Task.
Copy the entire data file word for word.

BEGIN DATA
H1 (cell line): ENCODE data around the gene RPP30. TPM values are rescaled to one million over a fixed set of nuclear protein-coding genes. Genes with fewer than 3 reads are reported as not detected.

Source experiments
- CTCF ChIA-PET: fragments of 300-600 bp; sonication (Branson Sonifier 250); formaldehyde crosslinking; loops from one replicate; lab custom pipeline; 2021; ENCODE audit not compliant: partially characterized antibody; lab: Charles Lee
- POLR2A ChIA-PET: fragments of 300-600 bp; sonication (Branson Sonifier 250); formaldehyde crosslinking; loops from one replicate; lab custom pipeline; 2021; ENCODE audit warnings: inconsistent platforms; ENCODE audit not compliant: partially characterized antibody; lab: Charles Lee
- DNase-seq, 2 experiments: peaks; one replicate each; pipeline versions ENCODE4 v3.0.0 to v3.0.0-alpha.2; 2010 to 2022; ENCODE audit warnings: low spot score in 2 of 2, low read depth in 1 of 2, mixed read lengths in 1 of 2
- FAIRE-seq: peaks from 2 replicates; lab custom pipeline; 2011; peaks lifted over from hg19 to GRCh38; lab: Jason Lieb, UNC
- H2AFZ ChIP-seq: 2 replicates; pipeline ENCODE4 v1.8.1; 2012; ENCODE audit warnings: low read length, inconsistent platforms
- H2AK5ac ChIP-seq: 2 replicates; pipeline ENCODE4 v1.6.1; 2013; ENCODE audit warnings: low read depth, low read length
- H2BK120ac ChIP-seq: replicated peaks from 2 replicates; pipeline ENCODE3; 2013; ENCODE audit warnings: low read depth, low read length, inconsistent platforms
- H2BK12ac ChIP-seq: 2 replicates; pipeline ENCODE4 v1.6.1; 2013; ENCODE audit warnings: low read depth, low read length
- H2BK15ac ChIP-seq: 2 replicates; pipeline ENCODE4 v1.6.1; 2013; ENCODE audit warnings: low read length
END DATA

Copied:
H1 (cell line): ENCODE data around the gene RPP30. TPM values are rescaled to one million over a fixed set of nuclear protein-coding genes. Genes with fewer than 3 reads are reported as not detected.

Source experiments
- CTCF ChIA-PET: fragments of 300-600 bp; sonication (Branson Sonifier 250); formaldehyde crosslinking; loops from one replicate; lab custom pipeline; 2021; ENCODE audit not compliant: partially characterized antibody; lab: Charles Lee
- POLR2A ChIA-PET: fragments of 300-600 bp; sonication (Branson Sonifier 250); formaldehyde crosslinking; loops from one replicate; lab custom pipeline; 2021; ENCODE audit warnings: inconsistent platforms; ENCODE audit not compliant: partially characterized antibody; lab: Charles Lee
- DNase-seq, 2 experiments: peaks; one replicate each; pipeline versions ENCODE4 v3.0.0 to v3.0.0-alpha.2; 2010 to 2022; ENCODE audit warnings: low spot score in 2 of 2, low read depth in 1 of 2, mixed read lengths in 1 of 2
- FAIRE-seq: peaks from 2 replicates; lab custom pipeline; 2011; peaks lifted over from hg19 to GRCh38; lab: Jason Lieb, UNC
- H2AFZ ChIP-seq: 2 replicates; pipeline ENCODE4 v1.8.1; 2012; ENCODE audit warnings: low read length, inconsistent platforms
- H2AK5ac ChIP-seq: 2 replicates; pipeline ENCODE4 v1.6.1; 2013; ENCODE audit warnings: low read depth, low read length
- H2BK120ac ChIP-seq: replicated peaks from 2 replicates; pipeline ENCODE3; 2013; ENCODE audit warnings: low read depth, low read length, inconsistent platforms
- H2BK12ac ChIP-seq: 2 replicates; pipeline ENCODE4 v1.6.1; 2013; ENCODE audit warnings: low read depth, low read length
- H2BK15ac ChIP-seq: 2 replicates; pipeline ENCODE4 v1.6.1; 2013; ENCODE audit warnings: low read length